Evita Lune will be speaking at the FinTech Board Members Academy

Evita Lune, Partner and Global Head of the FinTech Practice Group at Pedersen & Partners, will be speaking at the FinTech Board Members Academy workshop: Empowering Excellence, on January 25-26, organized by the Baltic Institute of Corporate Governance and Fintech Latvia Association.

Evita Lune speaking at the FinTech Board Members Academy


The inaugural edition of the "Fintech Board Members Academy: Empowering Excellence" will be held on January 25-26. This meticulously crafted, two-day, in-person event is tailored for industry leaders, bringing together over 10 local and international speakers to provide comprehensive insights into critical topics shaping the future of the fintech industry in Latvia.

The Academy is organised by the Fintech Latvia Association in cooperation with the Baltic Institute of Corporate Governance and will help you understand the expectations of the Regulator and get insights from industry professionals as well as established market participants on how to fulfill those expectations in a compliant manner, including topics like establishing a compliance and internal control system, creating an effective governance structure, risk management, etc.

For more information about the Academy and to register: fintechacademy.lv. Admissions open until 22 January.

Evita Lune and other Jury members awarded new winners of the University of Latvia (UL) Business Incubator program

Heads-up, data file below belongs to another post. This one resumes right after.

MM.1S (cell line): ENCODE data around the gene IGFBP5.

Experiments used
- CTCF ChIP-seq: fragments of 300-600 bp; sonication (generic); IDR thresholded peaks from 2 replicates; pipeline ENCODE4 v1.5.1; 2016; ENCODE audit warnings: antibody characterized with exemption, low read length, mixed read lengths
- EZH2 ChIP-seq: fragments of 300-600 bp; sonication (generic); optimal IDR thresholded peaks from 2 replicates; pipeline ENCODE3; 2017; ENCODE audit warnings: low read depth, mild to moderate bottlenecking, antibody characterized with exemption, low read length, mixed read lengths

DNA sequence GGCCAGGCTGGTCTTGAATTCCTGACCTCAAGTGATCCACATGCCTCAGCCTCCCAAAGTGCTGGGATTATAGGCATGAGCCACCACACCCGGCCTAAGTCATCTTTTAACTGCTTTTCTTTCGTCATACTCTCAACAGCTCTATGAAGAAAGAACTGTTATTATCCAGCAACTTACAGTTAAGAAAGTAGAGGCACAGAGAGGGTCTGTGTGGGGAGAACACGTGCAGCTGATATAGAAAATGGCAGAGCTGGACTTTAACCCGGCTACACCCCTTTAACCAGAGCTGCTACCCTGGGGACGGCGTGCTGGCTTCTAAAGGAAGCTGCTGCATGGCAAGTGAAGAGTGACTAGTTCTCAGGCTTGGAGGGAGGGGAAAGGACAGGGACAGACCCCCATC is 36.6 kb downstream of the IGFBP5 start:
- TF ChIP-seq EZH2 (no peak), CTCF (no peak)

Evita Lune at the University of Latvia


This week Evita Lune, a Partner, and Global Head of the FinTech Practice Group at Pedersen & Partners had the honour to evaluate the ten most focused teams who completed the eight-week phase of the pre-incubation program at the University of Latvia. The jury awarded 3 teams a cash grant to further develop their ideas: ReCyclone, Purefy and Kyukvi. 

“I would like to thank the Business Incubator of Latvijas Universitate for inviting me to be a patron and a mentor for this program. I am looking forward to seeing the progress of the teams in the next 12-week stage, which will start in January 2024. I am also excited to meet the new batch of aspiring entrepreneurs joining the incubator soon. 

I believe that supporting the start-up ecosystem is crucial for Latvia's economic and social development and the region. I encourage other individuals and companies to donate and act as mentors for the Business Incubator at Latvijas Universitates and help the next generation of innovators succeed."

Partner Evita Lune interviewed at the Nordic FinTech Summit

Evita Lune, Partner and Global Head of our FinTech Practice Group, shared her insights with the Nordic Fintech Magazine during the Nordic FinTech Summit in Helsinki. Watch the video to learn more about the challenges of attracting and retaining top FinTech talent, discover what brought Pedersen & Partners to this prestigious event and find out how Evita describes the Nordic Fintech ecosystem in just three words.

Opportunities for women in different cultures: why do we give away top positions to men?

The LIDERE (LEADER) Forum is a Latvian forum dedicated to inspiring women to reach greater heights of achievement. LIDERE has successfully organised five major annual events since 2018, providing a platform for renowned public servants, businesswomen, academia, cultural ambassadors, sports stars, among many others, to speak up, share, encourage, and propel women’s issues to large regional and global audiences.

Evita Lune, Partner and Global Head of the FinTech Practice Group at Pedersen & Partners, addressed the 2020 LIDERE forum, where she shared the floor with Vaira Vīķe-Freiberga, the first female president of Latvia, Ilze Viņķele, Latvian Minister of Health, Laura Keršule, Vice-President of LMT, Lotte Tisenkopfa-Iltnere, founder of Madara Cosmetics, and Gunta Jēkabsone, Chairperson of the Board at Augstsprieguma tīkls AS. The event was attended by 1,000 live participants and 10,000 streaming.